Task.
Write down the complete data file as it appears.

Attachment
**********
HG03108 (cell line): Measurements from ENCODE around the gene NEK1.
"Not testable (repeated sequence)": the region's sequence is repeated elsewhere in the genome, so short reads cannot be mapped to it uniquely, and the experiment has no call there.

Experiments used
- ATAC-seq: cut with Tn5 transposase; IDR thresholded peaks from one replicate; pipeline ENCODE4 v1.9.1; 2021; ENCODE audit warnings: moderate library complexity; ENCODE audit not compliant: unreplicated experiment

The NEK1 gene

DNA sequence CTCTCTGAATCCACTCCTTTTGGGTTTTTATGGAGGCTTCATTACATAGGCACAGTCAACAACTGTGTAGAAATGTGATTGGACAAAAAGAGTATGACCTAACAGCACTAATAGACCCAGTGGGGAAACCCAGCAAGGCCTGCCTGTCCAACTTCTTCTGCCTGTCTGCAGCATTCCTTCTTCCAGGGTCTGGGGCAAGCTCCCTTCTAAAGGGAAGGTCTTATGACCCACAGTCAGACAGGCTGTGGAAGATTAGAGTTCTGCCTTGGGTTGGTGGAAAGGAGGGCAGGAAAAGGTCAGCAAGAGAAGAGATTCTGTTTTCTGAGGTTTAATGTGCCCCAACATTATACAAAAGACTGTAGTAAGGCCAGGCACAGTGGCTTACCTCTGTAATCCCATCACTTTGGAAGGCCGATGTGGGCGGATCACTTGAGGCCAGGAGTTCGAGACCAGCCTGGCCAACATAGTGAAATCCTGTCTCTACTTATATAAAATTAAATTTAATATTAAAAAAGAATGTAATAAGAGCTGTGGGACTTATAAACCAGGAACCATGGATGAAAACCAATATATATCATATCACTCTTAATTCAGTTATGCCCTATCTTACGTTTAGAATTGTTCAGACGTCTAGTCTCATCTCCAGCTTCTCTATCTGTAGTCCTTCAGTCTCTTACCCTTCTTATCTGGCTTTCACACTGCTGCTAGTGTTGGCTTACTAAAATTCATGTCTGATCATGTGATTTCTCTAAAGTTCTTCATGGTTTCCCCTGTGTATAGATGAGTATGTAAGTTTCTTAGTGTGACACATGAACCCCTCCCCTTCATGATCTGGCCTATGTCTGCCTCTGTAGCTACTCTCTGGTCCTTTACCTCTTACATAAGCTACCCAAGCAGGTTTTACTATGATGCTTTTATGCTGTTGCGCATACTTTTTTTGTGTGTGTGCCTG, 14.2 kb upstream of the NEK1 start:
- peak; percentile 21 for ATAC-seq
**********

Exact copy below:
HG03108 (cell line): Measurements from ENCODE around the gene NEK1.
"Not testable (repeated sequence)": the region's sequence is repeated elsewhere in the genome, so short reads cannot be mapped to it uniquely, and the experiment has no call there.

Experiments used
- ATAC-seq: cut with Tn5 transposase; IDR thresholded peaks from one replicate; pipeline ENCODE4 v1.9.1; 2021; ENCODE audit warnings: moderate library complexity; ENCODE audit not compliant: unreplicated experiment

The NEK1 gene

DNA sequence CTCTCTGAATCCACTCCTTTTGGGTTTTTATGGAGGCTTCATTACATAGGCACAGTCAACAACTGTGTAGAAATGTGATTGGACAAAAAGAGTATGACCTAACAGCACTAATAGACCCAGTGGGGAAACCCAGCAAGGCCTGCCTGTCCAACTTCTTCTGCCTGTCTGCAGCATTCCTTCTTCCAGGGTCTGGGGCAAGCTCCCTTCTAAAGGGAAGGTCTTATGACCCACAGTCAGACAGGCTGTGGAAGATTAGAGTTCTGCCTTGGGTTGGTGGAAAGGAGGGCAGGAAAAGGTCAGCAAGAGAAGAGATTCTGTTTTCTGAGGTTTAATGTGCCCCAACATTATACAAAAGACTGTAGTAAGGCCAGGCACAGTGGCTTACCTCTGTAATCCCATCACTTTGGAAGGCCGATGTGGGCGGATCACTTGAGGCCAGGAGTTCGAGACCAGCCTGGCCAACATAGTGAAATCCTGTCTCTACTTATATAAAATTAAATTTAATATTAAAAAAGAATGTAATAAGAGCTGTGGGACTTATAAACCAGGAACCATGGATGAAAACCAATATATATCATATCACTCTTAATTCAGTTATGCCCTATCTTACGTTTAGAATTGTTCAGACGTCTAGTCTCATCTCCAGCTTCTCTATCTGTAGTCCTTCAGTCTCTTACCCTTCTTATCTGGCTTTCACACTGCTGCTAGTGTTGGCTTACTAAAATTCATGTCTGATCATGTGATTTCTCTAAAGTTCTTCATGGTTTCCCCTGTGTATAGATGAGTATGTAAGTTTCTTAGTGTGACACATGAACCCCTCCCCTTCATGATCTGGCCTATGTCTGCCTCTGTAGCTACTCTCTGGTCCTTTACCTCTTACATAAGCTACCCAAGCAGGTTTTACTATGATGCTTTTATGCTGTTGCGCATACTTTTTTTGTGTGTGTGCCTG, 14.2 kb upstream of the NEK1 start:
- peak; percentile 21 for ATAC-seq